Exploring Racial Harmony: Teaching “The Cay” in 2020

While it’s currently corona-stalled and banished to on-line only, I have been in a new arena the past eight months – the classroom. I once, beginning 38 years ago, intended to teach English and coach basketball. The whirling dervish called life took me in some different directions, and now I’ve landed back where I began. I’m teaching Creative Writing to sixth graders, and I assisted a lifelong coach with the same middle school’s boys’ team and coached the junior varsity, two reasons blog posts have been flowing like mud in the same time frame.

The classroom work has been interesting and I have varying levels of writing talent among the 180 students – some quite accomplished. To teach the value of reading to writers, to be able to point out some excellent author technique, and for a break from the growing mountain of papers to be graded, I thought it would be fun to read a book with them. I chose The Cay, by Theodore Taylor.

The CayIf you’re not familiar, The Cay is set in Dutch-held Curacao during World War II. A Caribbean Island just north of Venezuela, at the top of South America, the area is a target for German submarines because neighboring Isle Aruba’s oil refinery has begun producing and shipping aviation fuel for use by the Allied Forces. Taylor’s lead sets the tone for the book aptly: LIKE SILENT, HUNGRY SHARKS that swim in the darkness of sea, the German submarines arrived in the middle of the night.

Young Phillip Enright, 11-year-old son of an American petroleum engineer, has to leave the island with his foolishly-squeamish mother, who longs for the safety of eastern Virginia. Of course, their ship is torpedoed and Phillip ends up on a raft with Timothy, an old, black man (portrayed by James Earl Jones in the TV movie), and the ship’s cook’s pet, Stew Cat. Making matters worse, Phillip is hit in the head by a timber during the ship’s demise, and after a couple of days on the raft he goes blind.

“It makes no sense to dislike an entire race of people.” – Timothy, of The Cay

Adding to the tension between the two characters is Phillip’s ignorance and attitude about blacks, purely a mirror of his mother’s beliefs, which he doesn’t actually understand. The book is narrated by Phillip. He thinks of Timothy initially as a “big, ugly Negro.” Timothy is a West Indie native, and calls Phillip “Young Boss” in his native accent. When they land on their cay, a small island that is part of the unnavigable-by-ship Devil’s Mouth, Timothy sets about making plans for their rescue and keeping them alive in his pleasant way. Phillip refuses to help with chores he is able to do, thus tension eventually comes to a head until Timothy smacks Phillip for a particularly disrespectful outburst. After that the two become fast friends. Timothy teaches Phillip how to be self-sufficient: to catch rainwater, to fish, to bare-hand lobster, and to climb trees for coconuts, in case his stay on the isle outdistances 70-plus-year-old Timothy’s life. They even talk about race. Timothy tells Phillip it makes no sense to dislike an entire race of people, and that people of all colors are the same on the inside. Ultimately, Phillip respects and loves Timothy, and as he matures he realizes everything Timothy did to save his life… both before he dies protecting Phillip during a hurricane and after.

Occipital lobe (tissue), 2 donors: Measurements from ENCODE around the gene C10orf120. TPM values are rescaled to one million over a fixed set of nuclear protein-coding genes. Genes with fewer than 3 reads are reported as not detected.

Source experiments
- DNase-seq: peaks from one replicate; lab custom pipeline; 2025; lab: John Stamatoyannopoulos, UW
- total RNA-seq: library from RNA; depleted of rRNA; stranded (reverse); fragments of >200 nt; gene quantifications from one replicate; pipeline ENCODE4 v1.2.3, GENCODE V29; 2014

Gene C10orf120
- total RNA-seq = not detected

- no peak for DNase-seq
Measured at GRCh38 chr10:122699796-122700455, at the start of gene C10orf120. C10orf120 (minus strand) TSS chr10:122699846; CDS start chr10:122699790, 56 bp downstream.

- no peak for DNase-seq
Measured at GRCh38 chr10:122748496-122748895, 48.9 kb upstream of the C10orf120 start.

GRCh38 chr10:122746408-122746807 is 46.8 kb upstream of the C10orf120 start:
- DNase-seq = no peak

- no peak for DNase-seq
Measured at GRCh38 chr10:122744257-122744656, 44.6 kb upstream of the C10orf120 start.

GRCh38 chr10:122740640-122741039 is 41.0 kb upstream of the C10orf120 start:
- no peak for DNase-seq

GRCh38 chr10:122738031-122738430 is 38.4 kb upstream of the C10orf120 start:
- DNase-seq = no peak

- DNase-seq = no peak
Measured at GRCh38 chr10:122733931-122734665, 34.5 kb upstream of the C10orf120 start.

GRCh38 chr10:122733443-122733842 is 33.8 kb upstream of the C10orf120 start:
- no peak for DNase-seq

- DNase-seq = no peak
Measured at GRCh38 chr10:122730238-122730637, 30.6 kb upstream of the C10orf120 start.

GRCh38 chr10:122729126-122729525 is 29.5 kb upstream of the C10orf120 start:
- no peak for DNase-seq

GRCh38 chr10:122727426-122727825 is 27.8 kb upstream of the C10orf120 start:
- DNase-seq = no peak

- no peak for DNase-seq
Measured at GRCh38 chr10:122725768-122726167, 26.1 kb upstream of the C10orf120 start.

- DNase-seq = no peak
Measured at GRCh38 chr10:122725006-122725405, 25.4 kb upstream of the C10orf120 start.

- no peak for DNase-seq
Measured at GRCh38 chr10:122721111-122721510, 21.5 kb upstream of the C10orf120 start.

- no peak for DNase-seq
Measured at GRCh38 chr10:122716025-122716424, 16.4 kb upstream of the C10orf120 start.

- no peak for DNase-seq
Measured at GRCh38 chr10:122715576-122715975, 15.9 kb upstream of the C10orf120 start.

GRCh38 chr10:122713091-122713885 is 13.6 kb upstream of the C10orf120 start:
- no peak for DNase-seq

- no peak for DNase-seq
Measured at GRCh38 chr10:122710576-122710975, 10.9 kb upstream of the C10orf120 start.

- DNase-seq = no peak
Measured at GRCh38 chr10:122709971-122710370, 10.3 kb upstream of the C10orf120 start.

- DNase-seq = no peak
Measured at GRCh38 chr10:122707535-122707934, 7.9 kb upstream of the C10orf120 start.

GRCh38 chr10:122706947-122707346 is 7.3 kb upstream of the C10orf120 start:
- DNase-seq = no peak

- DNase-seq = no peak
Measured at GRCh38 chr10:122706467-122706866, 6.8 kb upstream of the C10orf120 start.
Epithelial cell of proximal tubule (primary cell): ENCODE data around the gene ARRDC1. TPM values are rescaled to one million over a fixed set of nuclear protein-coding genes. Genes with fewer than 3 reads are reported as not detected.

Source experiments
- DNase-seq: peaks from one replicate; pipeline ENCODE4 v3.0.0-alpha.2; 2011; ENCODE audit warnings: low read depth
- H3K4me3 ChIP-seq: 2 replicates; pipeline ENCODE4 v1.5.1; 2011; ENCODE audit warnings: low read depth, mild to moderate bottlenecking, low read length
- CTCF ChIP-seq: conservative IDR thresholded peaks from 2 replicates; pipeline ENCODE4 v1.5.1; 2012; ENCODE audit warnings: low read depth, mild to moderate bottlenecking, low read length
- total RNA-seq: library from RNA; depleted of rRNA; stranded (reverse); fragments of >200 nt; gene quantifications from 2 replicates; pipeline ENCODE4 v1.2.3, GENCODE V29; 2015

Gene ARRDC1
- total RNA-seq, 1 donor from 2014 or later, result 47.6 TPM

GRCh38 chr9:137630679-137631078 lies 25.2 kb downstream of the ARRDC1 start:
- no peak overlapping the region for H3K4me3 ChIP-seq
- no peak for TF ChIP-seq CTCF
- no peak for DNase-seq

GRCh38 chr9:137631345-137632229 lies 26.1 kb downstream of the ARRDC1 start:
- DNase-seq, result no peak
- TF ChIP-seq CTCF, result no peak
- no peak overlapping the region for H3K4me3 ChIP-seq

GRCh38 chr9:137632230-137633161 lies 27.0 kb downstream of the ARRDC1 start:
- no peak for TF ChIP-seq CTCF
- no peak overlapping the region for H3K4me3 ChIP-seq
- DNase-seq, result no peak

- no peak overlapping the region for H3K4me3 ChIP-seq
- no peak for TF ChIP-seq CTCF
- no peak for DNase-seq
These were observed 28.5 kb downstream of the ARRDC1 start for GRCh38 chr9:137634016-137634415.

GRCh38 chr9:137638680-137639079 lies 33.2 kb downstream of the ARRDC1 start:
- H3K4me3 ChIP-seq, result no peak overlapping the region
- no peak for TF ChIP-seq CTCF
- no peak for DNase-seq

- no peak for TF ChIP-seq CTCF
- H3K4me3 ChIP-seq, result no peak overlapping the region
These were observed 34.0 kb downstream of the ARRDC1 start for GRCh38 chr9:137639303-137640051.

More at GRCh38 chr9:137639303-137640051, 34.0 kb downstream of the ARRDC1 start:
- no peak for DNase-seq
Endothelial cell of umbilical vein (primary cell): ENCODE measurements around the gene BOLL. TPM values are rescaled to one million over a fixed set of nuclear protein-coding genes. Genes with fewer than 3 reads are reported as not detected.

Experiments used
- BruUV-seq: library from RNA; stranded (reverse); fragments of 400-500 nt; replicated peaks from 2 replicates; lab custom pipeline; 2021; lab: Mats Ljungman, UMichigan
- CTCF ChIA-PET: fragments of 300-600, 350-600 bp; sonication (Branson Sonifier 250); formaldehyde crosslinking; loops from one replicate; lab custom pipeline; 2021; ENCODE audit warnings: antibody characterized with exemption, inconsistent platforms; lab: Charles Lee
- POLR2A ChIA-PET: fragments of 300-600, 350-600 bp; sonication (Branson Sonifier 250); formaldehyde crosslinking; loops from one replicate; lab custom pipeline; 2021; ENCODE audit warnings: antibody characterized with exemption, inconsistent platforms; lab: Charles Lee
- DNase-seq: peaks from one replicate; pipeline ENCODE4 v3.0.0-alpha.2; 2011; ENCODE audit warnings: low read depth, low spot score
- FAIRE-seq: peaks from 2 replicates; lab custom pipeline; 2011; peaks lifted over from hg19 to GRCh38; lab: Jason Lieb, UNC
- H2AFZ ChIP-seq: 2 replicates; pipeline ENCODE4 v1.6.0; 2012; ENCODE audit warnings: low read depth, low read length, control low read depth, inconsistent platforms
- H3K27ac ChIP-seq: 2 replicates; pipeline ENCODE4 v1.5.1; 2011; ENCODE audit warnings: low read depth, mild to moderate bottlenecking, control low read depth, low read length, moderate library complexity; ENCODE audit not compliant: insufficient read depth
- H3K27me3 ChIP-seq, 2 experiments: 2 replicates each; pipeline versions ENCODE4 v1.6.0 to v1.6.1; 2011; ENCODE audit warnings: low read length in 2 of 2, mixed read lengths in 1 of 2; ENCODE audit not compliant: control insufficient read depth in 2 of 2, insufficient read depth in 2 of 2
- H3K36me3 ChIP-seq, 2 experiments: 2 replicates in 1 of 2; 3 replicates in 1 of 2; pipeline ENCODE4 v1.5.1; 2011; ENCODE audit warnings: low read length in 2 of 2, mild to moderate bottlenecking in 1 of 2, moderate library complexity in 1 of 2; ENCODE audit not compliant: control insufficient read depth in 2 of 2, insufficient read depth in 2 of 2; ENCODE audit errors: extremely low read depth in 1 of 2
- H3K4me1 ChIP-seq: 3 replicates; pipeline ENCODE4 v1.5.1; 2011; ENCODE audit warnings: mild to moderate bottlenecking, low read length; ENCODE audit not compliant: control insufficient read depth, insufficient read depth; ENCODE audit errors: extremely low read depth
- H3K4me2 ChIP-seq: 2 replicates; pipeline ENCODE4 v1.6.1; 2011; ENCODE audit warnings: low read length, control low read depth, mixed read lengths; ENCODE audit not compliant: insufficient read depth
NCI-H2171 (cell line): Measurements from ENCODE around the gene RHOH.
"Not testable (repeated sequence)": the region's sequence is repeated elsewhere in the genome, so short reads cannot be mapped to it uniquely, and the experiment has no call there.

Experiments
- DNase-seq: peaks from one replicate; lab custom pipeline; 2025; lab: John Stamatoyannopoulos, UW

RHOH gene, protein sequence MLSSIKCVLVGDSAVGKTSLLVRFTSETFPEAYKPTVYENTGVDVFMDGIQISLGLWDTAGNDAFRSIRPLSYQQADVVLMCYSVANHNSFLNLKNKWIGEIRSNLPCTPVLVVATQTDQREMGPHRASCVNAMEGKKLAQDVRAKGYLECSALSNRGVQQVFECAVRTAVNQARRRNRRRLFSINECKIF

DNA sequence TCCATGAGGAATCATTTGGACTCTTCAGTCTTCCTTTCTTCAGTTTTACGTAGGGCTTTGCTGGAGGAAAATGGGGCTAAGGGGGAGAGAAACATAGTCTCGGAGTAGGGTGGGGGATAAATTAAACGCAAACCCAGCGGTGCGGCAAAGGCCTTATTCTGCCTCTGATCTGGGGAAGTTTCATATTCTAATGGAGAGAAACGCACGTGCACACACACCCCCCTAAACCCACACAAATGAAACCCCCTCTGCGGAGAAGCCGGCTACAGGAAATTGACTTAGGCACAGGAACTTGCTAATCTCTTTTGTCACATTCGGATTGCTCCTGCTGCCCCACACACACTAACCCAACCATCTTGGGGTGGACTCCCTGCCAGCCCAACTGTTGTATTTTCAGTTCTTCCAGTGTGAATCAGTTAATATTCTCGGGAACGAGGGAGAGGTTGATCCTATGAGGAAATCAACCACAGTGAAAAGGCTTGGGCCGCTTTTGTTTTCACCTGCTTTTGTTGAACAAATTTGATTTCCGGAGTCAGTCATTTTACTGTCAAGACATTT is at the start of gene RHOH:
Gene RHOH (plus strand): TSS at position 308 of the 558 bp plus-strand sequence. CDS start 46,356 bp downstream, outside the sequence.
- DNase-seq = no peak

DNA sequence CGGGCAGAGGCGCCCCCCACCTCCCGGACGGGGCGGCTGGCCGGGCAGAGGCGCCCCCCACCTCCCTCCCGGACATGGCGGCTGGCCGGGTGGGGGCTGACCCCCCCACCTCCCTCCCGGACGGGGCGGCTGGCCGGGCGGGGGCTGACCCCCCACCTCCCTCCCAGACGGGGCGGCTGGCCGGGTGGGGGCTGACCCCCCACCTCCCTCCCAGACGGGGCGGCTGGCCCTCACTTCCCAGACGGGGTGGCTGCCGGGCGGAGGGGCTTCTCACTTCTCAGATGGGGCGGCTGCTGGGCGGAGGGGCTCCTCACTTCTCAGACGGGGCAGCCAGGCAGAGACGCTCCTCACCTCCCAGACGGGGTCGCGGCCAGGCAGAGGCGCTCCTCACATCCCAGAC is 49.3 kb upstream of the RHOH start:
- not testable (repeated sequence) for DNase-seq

Lantern ThumbMudboundThe theme of my second novel, The Lost Lantern, is also about racial harmony. More so than The Cay, to achieve my goal, harsh examples of racism, and racists, had to be depicted. It grates on the soul and sensibility… but it was realistic. It is certainly authentic to South Carolina in the ’60s and ’80s, where and when The Lost Lantern takes place. The Lost Lantern is more closely related to Hillary Jordan’s Mudbound than Taylor’s young adult effort (released in 1969) as Lantern’s black and white friends team together to overcome tall racial odds.

When asked by students about reading my books, I have told them that they must be 17, that the books would be “R or NC-17 rated,” if there were such distinctions for novels. Less than ten percent of my students are black, but many, white and black, initially found The Cay to be racist. One young man (privately) found the term Negro offensive to the point of tears. In his mind it was the N-word, not the commonly-used, proper term of the World War II era. Still, I was sensitive to his point. He said he didn’t like the way the kids “were looking at him.”  Like the protagonist Phillip Enright, most of the students are just beginning to reach maturity. If they were looking, they were watching for his reactions.

I believe that had my junior high English class read The Cay in the late ’70s instead of Romeo and Juliet, it would have been uncomfortable. Race then could still be volatile. In today’s world, I never felt the students looked at each other as black, yellow, mixed, white, brown. The friendships I’ve observed seem colorblind. Ultimately, nearly all of the students enjoyed the book because it was about friendship, love, respect and loss. Time marches on, worldwide problems obviously change, but for some, hopefully a small minority, maybe race relations stay the same.